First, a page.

R. Levi b. Hama says in the name of R. Simeon b. Lakish: A man should always incite the good impulse [in his soul] to fight against the evil impulse. For it is written: Tremble and sin not. If he subdues it, well and good. If not, let him study the Torah. For it is written: 'Commune with your own heart'. If he subdues it, well and good. If not, let him recite the Shema'. For it is written: 'Upon your bed'. If he subdues it, well and good. If not, let him remind himself of the day of death. For it is written: 'And be still, Selah'.
Here is the old translation on the right and the new one on the left:
The old translation explains that the aggadah is providing advice on the method to subjugate his passions and desires to his intellect. The advice to “let him study the Torah” works as follows: one should both concentrate on and enunciate pesukim that involve the subjugation of human desires.
Rabbi Meiselman points out that the new translation merely mentions that the recitation of pesukim helps because speech is the “vessel” of thought and so reinforces proper thought, but says nothing about specifically mentioning pesukim that involve the subjugation human desires. Did the translator make that part up and insert a “translation [that] bears no relation the extant Arabic at all”?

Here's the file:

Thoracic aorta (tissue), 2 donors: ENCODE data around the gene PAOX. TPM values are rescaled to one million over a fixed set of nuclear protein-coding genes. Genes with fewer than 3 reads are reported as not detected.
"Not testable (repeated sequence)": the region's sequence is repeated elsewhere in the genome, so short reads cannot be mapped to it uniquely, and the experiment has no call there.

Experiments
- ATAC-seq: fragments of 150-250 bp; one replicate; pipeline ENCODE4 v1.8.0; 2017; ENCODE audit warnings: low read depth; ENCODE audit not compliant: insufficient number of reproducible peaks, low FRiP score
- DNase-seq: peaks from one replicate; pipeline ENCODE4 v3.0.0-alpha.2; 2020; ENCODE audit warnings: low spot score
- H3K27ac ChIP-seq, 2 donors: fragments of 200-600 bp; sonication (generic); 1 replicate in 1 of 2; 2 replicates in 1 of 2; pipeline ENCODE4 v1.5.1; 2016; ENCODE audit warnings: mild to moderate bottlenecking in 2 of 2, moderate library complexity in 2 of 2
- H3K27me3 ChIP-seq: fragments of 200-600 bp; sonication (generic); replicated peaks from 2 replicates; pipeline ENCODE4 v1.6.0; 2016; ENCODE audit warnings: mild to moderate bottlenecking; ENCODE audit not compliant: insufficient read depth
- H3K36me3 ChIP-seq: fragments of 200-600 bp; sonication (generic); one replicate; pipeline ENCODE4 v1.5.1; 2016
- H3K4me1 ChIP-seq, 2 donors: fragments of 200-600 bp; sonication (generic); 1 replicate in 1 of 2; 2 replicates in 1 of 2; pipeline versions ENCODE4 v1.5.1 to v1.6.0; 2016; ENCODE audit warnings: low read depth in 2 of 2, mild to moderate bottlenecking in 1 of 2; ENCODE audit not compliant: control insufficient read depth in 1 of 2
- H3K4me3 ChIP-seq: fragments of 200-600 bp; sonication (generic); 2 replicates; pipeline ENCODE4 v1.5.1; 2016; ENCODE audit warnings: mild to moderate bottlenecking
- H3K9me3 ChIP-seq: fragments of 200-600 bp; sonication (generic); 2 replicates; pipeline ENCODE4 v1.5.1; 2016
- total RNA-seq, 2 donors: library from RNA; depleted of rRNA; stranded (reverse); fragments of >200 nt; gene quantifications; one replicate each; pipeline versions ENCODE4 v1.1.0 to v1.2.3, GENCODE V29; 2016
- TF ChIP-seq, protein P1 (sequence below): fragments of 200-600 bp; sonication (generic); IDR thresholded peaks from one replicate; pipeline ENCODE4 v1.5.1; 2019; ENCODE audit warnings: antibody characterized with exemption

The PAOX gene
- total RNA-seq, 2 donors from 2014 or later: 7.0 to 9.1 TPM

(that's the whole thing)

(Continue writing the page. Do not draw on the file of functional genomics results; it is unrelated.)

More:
It is easy to see that the answer to this question is “no”, if you read the passage in context. Here is the preceding paragraph:
Here, Rabbeinu Avraham explains that the first step is to subjugate human desire through proper thought. Then, if this is not sufficient, the advice is to recite pesukim, since speech reinforces thought. The translator interpreted this to mean that the topic of the pesukim themselves would the subjugation of human passion.
Moreover, the translator didn’t invent this idea. Rabbeinu Avraham himself supplies this explanation in the following paragraphs:
Here, Rabbeinu Avraham explains why reciting Shema is the next piece of advice that the Gemara has. He says here explicitly that one of the reasons for this advice is that the Shema includes the subjugation of the passions in the commandment “do not stray after your heart and after your eyes”. The translator applies Rabbeinu Avraham's explanation for reciting Shema as the reason for recitation of other pesukim.